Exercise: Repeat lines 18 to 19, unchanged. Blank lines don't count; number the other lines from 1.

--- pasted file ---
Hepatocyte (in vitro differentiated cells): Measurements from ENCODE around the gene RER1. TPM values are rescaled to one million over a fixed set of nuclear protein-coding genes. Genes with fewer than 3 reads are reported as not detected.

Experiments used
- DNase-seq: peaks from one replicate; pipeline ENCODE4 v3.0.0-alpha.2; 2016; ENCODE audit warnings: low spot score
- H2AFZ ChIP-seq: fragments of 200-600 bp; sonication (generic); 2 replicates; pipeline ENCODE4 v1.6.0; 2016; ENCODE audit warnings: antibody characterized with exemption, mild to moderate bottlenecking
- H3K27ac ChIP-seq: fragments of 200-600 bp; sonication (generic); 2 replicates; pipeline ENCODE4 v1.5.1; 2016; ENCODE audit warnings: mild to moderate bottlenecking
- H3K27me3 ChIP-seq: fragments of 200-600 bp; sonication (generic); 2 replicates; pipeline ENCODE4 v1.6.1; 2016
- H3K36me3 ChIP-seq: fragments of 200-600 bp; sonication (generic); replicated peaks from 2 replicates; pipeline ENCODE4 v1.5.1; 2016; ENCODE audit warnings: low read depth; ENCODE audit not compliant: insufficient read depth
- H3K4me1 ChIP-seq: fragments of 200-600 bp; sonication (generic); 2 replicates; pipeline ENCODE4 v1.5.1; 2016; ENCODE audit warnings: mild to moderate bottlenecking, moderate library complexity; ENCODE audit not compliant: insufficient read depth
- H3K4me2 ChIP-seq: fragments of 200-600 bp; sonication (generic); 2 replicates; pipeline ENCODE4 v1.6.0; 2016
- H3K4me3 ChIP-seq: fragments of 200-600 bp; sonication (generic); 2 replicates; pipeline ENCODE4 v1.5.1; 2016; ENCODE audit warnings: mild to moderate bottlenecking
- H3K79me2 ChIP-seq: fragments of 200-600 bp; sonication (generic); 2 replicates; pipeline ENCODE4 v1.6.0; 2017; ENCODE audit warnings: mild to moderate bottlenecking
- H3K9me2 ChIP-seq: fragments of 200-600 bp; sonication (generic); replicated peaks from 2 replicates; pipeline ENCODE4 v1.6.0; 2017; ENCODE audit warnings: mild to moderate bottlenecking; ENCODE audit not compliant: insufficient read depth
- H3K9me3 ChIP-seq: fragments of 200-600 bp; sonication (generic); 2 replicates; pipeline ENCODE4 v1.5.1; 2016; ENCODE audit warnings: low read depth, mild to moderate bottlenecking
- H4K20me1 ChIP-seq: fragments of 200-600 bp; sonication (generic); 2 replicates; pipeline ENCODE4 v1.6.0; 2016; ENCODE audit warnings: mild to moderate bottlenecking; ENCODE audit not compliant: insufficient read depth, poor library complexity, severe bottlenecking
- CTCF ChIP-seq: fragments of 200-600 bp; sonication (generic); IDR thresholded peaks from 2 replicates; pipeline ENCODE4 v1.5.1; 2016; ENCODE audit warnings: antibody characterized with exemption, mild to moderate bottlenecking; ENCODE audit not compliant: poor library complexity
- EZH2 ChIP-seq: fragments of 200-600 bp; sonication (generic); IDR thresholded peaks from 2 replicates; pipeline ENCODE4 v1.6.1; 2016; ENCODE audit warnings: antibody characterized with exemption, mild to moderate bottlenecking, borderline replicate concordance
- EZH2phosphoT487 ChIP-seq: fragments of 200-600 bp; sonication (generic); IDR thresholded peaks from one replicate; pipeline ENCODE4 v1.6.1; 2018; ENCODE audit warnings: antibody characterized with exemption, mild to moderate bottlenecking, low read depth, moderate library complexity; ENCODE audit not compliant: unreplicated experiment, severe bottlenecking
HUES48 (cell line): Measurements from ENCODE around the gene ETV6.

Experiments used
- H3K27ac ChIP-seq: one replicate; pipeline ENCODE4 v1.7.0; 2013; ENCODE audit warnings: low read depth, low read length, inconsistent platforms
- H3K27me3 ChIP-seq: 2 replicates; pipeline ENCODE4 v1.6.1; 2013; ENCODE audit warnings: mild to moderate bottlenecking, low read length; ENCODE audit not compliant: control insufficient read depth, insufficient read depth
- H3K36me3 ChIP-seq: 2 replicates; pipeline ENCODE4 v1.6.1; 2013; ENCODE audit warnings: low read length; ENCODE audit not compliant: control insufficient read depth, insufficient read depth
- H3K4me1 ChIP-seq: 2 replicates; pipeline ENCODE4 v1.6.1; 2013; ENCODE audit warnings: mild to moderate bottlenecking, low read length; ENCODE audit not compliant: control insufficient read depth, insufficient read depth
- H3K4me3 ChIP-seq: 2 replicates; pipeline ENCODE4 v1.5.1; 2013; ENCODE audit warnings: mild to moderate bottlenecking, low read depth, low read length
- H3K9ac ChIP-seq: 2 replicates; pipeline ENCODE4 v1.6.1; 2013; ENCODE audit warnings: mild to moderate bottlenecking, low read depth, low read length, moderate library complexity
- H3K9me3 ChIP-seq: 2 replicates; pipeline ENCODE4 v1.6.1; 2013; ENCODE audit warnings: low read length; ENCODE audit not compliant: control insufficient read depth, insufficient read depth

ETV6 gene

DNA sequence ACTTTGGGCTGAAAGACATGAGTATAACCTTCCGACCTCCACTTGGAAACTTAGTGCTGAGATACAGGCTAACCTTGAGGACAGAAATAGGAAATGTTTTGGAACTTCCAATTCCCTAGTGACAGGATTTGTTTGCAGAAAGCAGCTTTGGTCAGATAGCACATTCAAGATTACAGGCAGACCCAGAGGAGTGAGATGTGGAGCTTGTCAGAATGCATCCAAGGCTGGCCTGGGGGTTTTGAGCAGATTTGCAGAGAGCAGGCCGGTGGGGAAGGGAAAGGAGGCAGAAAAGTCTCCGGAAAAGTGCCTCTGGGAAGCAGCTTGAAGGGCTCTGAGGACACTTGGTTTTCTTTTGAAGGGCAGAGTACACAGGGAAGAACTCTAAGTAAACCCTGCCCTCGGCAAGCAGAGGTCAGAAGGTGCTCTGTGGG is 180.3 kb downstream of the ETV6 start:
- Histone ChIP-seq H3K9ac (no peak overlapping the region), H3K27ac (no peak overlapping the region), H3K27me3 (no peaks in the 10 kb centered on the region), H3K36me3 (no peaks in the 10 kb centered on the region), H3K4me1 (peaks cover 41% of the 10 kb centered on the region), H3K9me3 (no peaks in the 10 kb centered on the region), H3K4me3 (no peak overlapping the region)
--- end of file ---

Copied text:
HUES48 (cell line): Measurements from ENCODE around the gene ETV6.

Experiments used